3) Horrible, ghastly, job-related depression -- You know that scene in Titanic where the ship's sinking fast and the only ones left on board are the band? I'm pretty sure I'm that band's roadie at this point. In the span of one week, we found out McClatchy was freezing wages for a year, that more job cuts are expected and that three (EDIT: Now four, as of Thursday) key staff members at our sister paper The Beaufort Gazette including the executive editor, are quitting, likely not to be replaced. The lower-level staff resignations have been coming hot and fast since then, creating more positions that probably won't get filled. To recap: the strategy to save newspapers and make them profitable again is to hire fewer people, offer them less money and give them fewer resources and less space to work with. This is similar to the Milwaukee Brewers' strategy to win more games this year by only using seven players, giving them whiffle ball bats to play with and making them sell hot dogs in the stands in between innings.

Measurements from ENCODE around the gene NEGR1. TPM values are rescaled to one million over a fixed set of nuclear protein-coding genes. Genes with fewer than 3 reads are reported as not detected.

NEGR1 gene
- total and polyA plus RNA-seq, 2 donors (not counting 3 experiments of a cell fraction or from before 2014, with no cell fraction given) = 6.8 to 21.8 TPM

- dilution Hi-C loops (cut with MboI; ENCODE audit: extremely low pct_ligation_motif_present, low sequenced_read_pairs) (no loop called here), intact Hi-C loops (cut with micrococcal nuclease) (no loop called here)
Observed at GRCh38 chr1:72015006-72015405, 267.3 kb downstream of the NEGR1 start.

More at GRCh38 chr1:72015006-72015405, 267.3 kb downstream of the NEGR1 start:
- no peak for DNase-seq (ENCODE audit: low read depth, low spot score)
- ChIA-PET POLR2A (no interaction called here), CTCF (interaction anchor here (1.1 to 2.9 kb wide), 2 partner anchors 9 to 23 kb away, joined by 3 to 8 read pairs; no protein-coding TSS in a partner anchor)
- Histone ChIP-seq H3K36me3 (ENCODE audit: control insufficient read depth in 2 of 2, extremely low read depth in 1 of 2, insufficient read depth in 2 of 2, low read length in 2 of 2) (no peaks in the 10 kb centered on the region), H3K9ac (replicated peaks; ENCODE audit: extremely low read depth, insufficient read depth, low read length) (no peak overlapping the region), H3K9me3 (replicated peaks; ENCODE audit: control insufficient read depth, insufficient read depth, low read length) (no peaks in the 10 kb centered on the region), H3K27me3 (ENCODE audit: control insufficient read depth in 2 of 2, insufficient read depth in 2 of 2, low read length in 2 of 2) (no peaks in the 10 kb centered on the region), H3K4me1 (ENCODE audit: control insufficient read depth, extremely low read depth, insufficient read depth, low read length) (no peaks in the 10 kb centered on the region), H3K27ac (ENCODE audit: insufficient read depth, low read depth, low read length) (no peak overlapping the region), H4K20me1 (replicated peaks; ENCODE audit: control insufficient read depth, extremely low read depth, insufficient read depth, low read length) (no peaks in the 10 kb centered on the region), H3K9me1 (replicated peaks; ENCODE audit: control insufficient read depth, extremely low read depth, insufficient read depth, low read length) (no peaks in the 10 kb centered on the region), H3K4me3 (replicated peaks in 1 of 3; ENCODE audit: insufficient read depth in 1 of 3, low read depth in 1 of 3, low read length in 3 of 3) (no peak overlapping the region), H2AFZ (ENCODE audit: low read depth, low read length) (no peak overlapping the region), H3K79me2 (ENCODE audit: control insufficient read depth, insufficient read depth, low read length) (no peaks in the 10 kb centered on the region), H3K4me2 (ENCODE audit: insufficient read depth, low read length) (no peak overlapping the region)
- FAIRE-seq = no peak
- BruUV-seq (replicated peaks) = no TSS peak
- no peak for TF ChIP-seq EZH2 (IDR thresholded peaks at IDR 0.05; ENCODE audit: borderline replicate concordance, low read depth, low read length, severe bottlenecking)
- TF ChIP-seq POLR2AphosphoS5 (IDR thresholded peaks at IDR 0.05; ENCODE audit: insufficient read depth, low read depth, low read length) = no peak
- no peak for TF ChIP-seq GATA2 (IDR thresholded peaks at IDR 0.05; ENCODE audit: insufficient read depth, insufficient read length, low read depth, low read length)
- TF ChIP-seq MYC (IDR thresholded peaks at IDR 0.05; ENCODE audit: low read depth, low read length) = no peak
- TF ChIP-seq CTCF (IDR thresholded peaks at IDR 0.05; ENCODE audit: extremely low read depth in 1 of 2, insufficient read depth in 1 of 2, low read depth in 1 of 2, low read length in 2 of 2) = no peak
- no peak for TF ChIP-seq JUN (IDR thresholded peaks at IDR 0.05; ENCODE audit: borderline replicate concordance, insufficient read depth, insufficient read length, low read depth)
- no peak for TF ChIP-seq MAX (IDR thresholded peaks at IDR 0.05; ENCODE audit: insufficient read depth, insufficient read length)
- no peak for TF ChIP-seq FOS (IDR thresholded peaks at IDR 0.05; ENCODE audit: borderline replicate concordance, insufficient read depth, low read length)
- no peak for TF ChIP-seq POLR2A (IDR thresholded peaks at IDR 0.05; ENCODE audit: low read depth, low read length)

I, too, am debating quitting and making the next few months until my lease runs out more profitable by waiting tables, cleaning toilets, catching alligators or selling fake diplomas via e-mail. Surely this nest of ill-tidings could easily manifest itself in unpleasant gastro-intestinal ways.

4) The forest for the trees -- I've been experiencing unhealthy mental necrophilia in the past few weeks about the breakup with Andy, particularly after spending a weekend at home amid the forest of childhood friends turned into husbands, wives, parents, PTA members and broad-smiling, contented adults, when all I can do is stare up and wonder how the tree canopy grows so fast. Then I keep poking and prodding at fresh scabs and wondering if I'll ever be lonely enough to look back and classify this as the foundations of a towering pile of regret.